Are you just starting a company in the natural products industry? Are you still pretty small and considering whether to exhibit at a trade show or not? In this post, we will share with you our philosophy on trade shows here at Singing Dog Vanilla. There are many trade shows in our industry. The biggies […]
Are you just starting a company in the natural products industry? Are you still pretty small and considering whether to exhibit at a trade show or not? In this post, we will share with you our philosophy on trade shows here at Singing Dog Vanilla.
There are many trade shows in our industry. The biggies in the USA are Natural Products Expo East and West, but there are many of them out there. Any first-time attendee to one of these trade shows would be astounded at the seemingly unending rows of booths representing the organic and natural products industry (for the most part “natural products” at these trade shows means food, herbal supplements, and skin care). I have been either attending or exhibiting at these shows since 1999. What amazes me are the number of people I see who launch their company at a show and then are never heard from again. Many of the owners of these companies will put tremendous resources into “launching” their company at the show. They really want to introduce their product line with a big impact and are hoping to receive their first orders at the trade show. One year we were next to a company that was launching a bottled water company based in Provo, Utah. Their main mission in business was to sell only to stores within a hundred-mile radius of their home town. They spent about $6,000 on just the booth space to go to Anaheim, California to launch a company that won’t even sell its products to 99.8% of the people there! We never saw them again and even their website is no longer up. It is our opinion that using a trade show as the platform for a company launch is not the best path.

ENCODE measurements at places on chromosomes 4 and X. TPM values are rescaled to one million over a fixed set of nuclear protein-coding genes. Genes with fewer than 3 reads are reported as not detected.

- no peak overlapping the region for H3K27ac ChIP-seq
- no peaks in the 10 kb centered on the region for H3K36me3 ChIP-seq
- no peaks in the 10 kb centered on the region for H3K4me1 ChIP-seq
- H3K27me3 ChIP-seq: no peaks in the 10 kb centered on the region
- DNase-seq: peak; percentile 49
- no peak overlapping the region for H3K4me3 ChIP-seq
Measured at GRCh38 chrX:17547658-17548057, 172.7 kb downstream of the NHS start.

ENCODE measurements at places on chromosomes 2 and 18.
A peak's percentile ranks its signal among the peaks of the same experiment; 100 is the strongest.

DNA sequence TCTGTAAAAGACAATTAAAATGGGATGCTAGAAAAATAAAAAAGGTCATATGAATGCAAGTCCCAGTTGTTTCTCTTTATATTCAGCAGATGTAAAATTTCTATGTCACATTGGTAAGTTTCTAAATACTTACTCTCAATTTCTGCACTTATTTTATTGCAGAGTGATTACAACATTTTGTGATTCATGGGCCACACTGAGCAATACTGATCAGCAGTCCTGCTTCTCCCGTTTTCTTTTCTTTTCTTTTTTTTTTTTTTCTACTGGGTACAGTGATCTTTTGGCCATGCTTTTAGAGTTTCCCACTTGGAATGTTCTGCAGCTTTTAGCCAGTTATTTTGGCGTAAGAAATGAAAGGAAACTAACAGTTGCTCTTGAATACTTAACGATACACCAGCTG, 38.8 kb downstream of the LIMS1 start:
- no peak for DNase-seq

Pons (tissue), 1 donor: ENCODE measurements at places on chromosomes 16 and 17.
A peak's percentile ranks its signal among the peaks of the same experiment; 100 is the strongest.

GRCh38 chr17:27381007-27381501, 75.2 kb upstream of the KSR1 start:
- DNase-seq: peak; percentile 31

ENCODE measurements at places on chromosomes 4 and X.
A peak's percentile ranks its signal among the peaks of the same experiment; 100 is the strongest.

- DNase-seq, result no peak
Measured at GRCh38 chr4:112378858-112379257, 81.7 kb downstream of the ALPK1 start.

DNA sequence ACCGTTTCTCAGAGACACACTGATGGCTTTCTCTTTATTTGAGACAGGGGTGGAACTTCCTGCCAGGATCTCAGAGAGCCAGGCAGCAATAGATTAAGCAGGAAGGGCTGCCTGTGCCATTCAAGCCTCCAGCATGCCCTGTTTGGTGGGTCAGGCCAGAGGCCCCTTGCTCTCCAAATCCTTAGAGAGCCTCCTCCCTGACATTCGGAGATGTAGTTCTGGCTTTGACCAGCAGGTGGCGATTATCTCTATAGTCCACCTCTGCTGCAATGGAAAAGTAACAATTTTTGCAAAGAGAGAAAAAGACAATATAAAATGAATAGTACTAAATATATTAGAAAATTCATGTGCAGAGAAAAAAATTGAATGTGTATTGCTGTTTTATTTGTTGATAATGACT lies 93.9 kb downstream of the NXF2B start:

The cost of renting the space and staffing the booth, along with airfare, shipping, hotels, samples, etc. ends up being around $15,000 per show for us. If you are a startup company trying to watch every dollar that is spent then that is a lot of money and you may find that the return on the money might not be what you would hope. According to Natural Foods Merchandiser Magazine, there are about 30,000 natural and health supplement grocery stores in the United States and only a small percentage of these send buyers to the big trade shows. Many of the people that visit your booth may not be buyers at all. A good portion of the people that attend natural products trade shows are herbalists, nutritionists, naturopaths, and other non-retail industry service providers. They may end up being a great end consumer of your product, but they are not going to be buying pallet loads of it.
It has been our experience that these shows are really great for connecting with the customers we already have. With Singing Dog Vanilla, we did not exhibit at these shows until we first had a level of sales that could support the expense. When we had a solid base of retail stores that carried our products and wanted to meet us in person, we then began exhibiting. The first time we had a Singing Dog Vanilla booth was in our 6th year of business.
Rather than launch at a trade show, here is what I advise new companies to spend the $15,000 on:
- Design a nice digital file with all of your products listed.
- Get on the phone every morning and call at least 40 retail buyers and ask them if you can email them an introduction to your product line.
- Call them back a few days later and ask for the order.
- Support that sale with in-store product demos and a good social media campaign.
Basically, you should use the $15,000 to keep your company (and yourself!) alive while you are busy getting your first orders. Exhibit at a trade show when you have the funds to go without damaging the viability of your company. Then you can meet in person and give a big “thank you” to all of the buyers that are stocking your products. If your resources are limited and you are undecided how best to use these resources, I think you should spend that money selling your product to one buyer at a time. If you are in a position where you must get orders at the show or your business will fail, then you shouldn’t go. Calling individual buyers is a much safer bet.